Hackers could have easily infiltrated US voting machines in 2016 and are likely to try again in light of vulnerabilities in electronic polling systems, a group of researchers said Tuesday.
report with detailed findings from a July hacker conference which
demonstrated how voting machines could be manipulated concluded that
numerous vulnerabilities exist, posing a national security threat.
researchers analyzed the results of the “voting village” hacking
contest at the DefCon gathering of hackers in Las Vegas this year, which
showed how ballot machines could be compromised within minutes.
machines were pretty easy to hack,” said Jeff Moss, the DefCon founder
who presented the report at the Atlantic Council in Washington. “The
problem is not going away. It’s only going to accelerate.”
report said the DefCon hack was just the tip of the iceberg — with
potential weaknesses in voter databases, tabulating software and other
parts of the system.
The researchers said most voting machines
examined included at least some foreign-manufactured parts, raising the
possibility that malware could be introduced even before the devices are
“This discovery means that a hacker’s point-of-entry
into an entire make or model of voting machine could happen well before
that voting machine rolls off the production line,” the report said.
an ability to infiltrate voting infrastructure at any point in the
supply chain process, then the ability to synchronize and inflict
large-scale damage becomes a real possibility.”
– No certainty on 2016 –
Hursti, a researcher with Nordic Innovation Labs and a co-author of the
report, said it’s impossible to say with certainty if votes were
tampered with in 2016 because many systems “don’t have the capacity” to
The report said five US states operate entirely on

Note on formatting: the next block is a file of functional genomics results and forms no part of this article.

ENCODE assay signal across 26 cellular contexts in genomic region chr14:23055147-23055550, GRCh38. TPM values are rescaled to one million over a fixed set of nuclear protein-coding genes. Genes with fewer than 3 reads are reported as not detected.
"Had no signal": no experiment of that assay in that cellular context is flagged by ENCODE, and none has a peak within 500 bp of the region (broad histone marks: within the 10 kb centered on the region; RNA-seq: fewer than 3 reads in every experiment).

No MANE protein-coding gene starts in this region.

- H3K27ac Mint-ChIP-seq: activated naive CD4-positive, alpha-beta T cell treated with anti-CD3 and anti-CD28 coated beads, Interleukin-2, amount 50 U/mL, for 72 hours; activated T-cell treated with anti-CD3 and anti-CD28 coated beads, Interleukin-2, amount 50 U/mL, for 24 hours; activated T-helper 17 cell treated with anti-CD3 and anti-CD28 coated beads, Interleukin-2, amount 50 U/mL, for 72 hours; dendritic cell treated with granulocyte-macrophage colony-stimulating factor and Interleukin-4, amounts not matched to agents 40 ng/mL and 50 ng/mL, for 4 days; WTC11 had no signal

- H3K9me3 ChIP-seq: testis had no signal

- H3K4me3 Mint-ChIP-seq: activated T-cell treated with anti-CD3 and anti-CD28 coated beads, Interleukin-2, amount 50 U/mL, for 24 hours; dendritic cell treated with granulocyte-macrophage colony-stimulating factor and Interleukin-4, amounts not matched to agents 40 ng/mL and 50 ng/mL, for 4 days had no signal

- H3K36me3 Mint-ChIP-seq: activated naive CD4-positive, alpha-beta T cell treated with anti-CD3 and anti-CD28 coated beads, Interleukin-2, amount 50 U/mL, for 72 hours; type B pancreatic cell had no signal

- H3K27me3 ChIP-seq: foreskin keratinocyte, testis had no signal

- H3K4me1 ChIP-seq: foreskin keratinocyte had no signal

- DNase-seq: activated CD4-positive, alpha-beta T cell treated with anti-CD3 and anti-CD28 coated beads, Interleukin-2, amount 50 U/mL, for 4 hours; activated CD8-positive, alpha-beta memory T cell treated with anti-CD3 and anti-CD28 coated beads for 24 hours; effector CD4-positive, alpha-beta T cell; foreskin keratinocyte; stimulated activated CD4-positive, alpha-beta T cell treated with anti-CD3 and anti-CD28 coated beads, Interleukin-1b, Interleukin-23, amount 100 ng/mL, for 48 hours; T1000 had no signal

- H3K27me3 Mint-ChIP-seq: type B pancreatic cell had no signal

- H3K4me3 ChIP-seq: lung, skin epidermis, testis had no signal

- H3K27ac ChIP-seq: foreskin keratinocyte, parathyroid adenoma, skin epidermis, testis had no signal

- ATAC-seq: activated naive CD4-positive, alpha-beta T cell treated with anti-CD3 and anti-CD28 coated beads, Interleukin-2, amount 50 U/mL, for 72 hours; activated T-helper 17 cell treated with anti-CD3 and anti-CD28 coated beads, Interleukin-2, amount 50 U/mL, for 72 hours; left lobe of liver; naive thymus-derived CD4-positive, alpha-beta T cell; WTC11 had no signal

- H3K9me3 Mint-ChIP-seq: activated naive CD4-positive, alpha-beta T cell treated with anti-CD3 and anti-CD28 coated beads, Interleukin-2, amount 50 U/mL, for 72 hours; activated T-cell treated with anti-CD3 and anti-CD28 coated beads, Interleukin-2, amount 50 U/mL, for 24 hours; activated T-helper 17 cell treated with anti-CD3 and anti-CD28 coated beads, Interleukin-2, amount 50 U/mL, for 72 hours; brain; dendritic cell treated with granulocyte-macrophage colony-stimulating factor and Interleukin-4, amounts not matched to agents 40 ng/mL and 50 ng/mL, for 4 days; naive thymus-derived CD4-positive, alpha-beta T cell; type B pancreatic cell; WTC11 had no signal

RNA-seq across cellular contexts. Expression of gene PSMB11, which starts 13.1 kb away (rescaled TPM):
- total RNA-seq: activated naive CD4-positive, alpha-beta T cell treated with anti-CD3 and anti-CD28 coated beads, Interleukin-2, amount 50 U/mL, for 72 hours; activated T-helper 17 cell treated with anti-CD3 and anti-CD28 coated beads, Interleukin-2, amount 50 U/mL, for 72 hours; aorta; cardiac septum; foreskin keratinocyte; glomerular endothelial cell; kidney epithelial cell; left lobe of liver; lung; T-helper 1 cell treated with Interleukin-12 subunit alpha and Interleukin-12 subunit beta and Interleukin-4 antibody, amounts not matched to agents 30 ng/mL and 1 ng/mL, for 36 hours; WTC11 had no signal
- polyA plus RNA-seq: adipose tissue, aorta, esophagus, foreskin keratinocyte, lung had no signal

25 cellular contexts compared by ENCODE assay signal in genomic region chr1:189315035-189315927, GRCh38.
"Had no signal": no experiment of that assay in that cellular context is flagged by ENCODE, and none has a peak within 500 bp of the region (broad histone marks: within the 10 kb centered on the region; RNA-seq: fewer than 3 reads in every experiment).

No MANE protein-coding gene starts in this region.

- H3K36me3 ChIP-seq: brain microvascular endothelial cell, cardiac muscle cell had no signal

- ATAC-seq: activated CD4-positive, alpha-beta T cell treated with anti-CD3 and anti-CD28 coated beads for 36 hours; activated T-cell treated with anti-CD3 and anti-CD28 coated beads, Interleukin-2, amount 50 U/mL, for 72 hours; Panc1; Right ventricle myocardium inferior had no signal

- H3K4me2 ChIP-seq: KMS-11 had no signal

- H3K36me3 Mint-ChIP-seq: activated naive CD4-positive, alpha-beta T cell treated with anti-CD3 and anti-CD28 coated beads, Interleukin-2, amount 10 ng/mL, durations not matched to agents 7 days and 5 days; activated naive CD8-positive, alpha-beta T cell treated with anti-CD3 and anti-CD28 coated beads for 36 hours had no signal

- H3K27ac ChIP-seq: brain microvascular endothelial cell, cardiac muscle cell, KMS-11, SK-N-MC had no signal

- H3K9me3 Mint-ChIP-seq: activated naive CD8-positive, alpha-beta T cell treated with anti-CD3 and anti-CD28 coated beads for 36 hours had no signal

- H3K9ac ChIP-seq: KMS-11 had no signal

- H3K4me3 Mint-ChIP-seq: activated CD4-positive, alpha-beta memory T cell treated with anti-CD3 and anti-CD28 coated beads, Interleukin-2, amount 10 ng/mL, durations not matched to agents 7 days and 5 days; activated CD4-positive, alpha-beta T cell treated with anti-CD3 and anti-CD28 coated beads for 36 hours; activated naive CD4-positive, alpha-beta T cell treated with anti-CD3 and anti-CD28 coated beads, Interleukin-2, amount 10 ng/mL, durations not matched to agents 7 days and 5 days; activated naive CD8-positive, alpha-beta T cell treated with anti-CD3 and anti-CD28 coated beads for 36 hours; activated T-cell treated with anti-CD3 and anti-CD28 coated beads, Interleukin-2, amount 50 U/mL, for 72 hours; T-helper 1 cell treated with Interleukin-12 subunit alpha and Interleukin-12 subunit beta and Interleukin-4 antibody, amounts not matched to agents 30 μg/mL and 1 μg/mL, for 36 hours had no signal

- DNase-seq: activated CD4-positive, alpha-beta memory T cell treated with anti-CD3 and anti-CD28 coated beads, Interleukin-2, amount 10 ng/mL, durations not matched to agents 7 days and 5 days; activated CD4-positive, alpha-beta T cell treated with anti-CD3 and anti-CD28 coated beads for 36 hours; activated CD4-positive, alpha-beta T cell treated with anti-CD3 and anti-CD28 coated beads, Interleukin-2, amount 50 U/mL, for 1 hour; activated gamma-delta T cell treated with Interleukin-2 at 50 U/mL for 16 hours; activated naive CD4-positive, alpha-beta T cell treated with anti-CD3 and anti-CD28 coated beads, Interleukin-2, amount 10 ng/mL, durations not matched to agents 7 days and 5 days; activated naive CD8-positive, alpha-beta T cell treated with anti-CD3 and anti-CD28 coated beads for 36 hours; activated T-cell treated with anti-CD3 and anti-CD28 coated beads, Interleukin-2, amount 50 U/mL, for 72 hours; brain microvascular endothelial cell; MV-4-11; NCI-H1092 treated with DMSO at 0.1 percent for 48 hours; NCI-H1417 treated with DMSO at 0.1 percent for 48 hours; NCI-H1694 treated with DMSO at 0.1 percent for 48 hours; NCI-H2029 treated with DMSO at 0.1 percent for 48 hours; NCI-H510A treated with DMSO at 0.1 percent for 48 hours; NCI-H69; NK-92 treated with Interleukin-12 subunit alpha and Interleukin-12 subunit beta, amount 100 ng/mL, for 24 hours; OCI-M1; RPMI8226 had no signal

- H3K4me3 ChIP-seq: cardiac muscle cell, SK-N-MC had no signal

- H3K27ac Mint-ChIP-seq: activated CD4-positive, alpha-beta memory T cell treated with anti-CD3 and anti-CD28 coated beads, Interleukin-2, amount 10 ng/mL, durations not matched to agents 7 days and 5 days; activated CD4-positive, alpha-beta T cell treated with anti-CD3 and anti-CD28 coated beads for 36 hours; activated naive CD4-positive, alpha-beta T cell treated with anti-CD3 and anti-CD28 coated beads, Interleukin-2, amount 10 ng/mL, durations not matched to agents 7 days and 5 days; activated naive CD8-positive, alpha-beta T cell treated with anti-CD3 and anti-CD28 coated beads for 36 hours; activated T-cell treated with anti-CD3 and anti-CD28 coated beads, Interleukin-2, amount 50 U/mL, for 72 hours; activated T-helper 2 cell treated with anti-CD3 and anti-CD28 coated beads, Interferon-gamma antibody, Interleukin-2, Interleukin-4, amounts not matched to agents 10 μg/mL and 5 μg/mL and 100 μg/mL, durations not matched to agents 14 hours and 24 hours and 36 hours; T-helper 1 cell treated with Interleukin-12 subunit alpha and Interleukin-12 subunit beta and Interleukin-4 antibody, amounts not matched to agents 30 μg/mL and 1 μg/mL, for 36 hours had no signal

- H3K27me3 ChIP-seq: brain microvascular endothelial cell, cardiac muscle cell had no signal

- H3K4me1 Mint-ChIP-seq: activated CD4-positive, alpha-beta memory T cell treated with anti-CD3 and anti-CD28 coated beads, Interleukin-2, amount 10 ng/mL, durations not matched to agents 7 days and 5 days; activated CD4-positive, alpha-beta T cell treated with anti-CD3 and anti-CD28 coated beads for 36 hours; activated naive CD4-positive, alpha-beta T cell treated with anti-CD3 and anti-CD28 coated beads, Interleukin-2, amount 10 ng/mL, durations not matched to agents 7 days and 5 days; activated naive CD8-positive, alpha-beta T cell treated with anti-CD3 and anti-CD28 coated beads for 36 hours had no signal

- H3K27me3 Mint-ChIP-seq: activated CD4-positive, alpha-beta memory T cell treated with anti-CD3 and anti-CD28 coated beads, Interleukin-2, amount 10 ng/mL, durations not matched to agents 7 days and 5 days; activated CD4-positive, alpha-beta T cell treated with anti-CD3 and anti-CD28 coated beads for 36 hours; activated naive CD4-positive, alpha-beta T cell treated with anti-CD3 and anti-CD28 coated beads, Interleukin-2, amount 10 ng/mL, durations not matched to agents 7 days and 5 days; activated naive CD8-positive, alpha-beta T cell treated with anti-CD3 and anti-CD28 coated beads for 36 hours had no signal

paperless systems which have no paper trail to be reviewed and another
nine states are partially paperless.
“The only way to know is if the hacker tells you,” he said, adding that “it can be done without leaving tracks.”
Lute, former US ambassador to NATO who presented the report, said in a
forward to the report that the findings highlight “a serious national
security issue that strikes at the core of our democracy.”
some researchers in the past have shown individual machines could be
breached, this report suggests a range of vulnerabilities across a range
of hardware, software and databases.
“What the report shows is
that if relative rookies can hack a voting system so quickly, it is
difficult to deny that a nefarious actor — like Russia — with unlimited
time and resources, could not do much greater damage,” said University
of Chicago cybersecurity instructor Jake Braun, another co-author.
threat becomes all the more grave “when you consider they could hack an
entire line of voting machines, remotely and all at once via the supply
chain,” he added.
In presenting the findings, the researchers
said members of the DefCon hacker community would work with academics
and security researchers in a new coalition aimed at improving election
Πηγή : securityweek